The Black Keys have been providing music fans with real-deal rock & roll since their 2002 debut, The Big Come Up. The duo, comprised of vocalist/guitarist Dan Auerbach and drummer Patrick Carney, put Akron, Ohio on the map with their modern spin on the classic rock sound. Their mainstream breakthrough, Brothers, marked the band’s unyielding success –winning 3 Grammy awards. Their latest effort, El Camino, is already topping ‘Best of 2011’ lists. But where Brothers was more soulful and bluesy, El Camino is roughly 39 minutes of fast-paced, rock & roll.
El Camino’s lead-off single, “Lonely Boy” opens with what sounds like a purring el camino about to take off. It’s 3 minutes of hip-shaking accompanied by soulful “oh oh’s” and the story of a love that keeps singer Dan Auerbach waiting. If the instant, viral success of the track’s video wasn’t enough to keep you tuned in, listening to this song turned all the way up will. The following, “Dead and Gone” is reminiscent of the polished sound of Brothers’ “Tighten Up.” What stands out on both of these tracks is the furious restraint in Patrick Carney’s drumming. It’s hard, but controlled, adding just enough to each song to make it standout on its own.
“Gold on the Ceiling” features a bass/keys riff similar to last year’s “Howlin’ for You.” Auerbach’s slightly muffled vocal provide the track with a garage sound and is bound to be a single. El Camino’s standout track is “Little Black Submarines.” Dare I compare it to Zeppelin’s “Stairway to Heaven?” Maybe I won’t be so bold, but the song structure is there. The slower, acoustic beginning that makes the listener feel that they may be at a Renaissance fair, then slowly the drum kicks in, a soft organ adds climatic effect, and finally Auerbach’s heavy guitar –bringing the song into the 21st century. Clocking in at 4 minutes, it’s also the longest song on the record –but it’s worth listening to every second.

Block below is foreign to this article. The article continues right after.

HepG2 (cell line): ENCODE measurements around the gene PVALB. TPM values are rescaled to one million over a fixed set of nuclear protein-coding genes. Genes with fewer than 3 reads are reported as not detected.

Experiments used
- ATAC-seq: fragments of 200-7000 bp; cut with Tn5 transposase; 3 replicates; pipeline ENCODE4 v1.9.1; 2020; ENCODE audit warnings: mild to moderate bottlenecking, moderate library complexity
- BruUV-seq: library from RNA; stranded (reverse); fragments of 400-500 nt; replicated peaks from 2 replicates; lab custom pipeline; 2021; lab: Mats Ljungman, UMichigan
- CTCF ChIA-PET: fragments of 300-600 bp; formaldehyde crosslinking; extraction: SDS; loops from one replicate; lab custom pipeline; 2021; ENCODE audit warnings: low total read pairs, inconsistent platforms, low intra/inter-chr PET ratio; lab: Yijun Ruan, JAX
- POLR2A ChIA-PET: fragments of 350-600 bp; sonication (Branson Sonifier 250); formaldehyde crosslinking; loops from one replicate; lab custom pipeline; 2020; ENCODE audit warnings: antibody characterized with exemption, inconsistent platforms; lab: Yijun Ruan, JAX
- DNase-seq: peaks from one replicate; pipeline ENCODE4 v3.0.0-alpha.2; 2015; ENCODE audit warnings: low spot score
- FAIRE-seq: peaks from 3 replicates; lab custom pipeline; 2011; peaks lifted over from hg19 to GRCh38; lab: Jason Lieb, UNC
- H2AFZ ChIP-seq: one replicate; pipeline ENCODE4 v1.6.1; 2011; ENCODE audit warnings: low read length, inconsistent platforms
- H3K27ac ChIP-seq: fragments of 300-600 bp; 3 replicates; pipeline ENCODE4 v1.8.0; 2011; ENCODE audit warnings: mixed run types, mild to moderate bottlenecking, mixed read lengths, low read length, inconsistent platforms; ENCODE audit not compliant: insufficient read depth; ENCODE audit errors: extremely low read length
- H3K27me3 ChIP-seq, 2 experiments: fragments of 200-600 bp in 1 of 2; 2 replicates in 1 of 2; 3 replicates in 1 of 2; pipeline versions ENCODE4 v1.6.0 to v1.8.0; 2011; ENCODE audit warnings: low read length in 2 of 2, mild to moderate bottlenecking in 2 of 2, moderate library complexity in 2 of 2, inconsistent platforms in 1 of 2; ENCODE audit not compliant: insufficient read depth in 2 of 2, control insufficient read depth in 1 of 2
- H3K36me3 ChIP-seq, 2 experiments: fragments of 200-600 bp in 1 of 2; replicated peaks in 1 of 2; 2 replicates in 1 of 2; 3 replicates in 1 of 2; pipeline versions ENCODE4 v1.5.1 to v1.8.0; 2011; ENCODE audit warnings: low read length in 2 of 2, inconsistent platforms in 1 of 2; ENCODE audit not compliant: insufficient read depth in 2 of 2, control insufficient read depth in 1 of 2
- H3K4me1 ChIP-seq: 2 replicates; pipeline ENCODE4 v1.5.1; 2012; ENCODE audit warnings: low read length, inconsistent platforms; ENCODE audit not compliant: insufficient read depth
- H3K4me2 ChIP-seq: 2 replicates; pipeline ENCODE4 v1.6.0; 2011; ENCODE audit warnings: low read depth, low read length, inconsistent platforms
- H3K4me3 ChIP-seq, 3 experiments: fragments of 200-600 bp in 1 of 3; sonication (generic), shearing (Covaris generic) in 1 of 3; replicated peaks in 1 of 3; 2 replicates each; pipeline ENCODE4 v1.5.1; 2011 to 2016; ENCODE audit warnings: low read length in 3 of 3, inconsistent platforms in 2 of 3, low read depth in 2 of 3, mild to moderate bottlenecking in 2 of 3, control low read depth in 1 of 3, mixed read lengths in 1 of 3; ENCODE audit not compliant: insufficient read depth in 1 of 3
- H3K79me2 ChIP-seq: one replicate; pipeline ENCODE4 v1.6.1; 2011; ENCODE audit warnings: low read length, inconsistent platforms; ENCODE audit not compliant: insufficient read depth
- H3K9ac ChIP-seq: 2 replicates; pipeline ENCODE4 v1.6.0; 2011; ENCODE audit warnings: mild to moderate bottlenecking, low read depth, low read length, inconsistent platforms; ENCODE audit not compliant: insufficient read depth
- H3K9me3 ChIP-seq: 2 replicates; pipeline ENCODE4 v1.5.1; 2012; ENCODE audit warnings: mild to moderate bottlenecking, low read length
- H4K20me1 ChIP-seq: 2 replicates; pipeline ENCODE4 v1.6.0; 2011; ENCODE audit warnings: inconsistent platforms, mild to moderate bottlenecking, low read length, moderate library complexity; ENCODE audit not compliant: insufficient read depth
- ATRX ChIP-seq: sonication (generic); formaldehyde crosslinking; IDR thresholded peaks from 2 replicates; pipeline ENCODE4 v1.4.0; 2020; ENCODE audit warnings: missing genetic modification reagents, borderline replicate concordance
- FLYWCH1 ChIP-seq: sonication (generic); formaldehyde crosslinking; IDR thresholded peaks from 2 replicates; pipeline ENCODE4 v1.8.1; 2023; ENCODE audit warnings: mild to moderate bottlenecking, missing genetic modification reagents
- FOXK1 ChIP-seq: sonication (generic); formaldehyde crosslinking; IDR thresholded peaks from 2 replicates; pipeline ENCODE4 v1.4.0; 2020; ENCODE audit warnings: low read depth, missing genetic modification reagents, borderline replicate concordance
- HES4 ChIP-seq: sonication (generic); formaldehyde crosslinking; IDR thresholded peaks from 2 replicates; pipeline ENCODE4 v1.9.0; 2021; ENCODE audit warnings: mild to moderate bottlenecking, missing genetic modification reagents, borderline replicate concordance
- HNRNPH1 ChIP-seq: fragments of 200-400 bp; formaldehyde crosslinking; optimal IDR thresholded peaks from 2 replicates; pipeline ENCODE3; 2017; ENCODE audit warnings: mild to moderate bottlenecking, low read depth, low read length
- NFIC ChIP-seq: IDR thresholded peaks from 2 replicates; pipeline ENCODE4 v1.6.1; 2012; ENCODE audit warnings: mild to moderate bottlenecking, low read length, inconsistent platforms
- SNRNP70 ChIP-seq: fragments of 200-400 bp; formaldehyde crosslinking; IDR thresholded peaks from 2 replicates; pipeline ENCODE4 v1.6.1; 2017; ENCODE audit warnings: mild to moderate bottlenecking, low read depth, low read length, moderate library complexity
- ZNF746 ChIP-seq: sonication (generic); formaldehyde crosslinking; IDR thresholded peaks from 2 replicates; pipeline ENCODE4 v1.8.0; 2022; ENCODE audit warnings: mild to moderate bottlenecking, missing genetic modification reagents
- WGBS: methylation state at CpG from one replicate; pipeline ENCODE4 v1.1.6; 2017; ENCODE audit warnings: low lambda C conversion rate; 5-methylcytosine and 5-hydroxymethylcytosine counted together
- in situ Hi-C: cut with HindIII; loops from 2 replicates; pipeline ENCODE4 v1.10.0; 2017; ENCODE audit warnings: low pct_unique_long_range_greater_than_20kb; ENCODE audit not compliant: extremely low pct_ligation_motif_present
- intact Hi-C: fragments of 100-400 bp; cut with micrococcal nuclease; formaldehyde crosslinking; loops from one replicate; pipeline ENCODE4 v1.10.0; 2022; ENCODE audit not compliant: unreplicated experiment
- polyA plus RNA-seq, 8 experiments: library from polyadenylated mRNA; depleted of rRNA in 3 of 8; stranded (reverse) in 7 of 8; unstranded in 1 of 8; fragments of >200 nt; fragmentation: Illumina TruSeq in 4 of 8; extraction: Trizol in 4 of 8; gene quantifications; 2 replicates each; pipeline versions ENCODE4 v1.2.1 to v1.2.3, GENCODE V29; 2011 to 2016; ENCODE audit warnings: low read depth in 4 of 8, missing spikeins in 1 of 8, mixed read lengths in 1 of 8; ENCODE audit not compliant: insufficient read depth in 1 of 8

Tracks like “Money Maker,” “Run Right Back,” and “Nova Baby” are nods to the sexy, ‘70s tracks by rock giants like T.Rex and ZZ Top. What the Black Keys and producer Danger Mouse did was glam up what the band was already great at producing –real rock and roll for a society that has “club-ready” dance tracks take over radio waves and television sets. El Camino oozes confidence and sex appeal that wasn’t as apparent in the band’s previous efforts. Right now, this is the right sound for the Black Keys and the glam and polish on their retro, garage rock suits them well. **9.2/10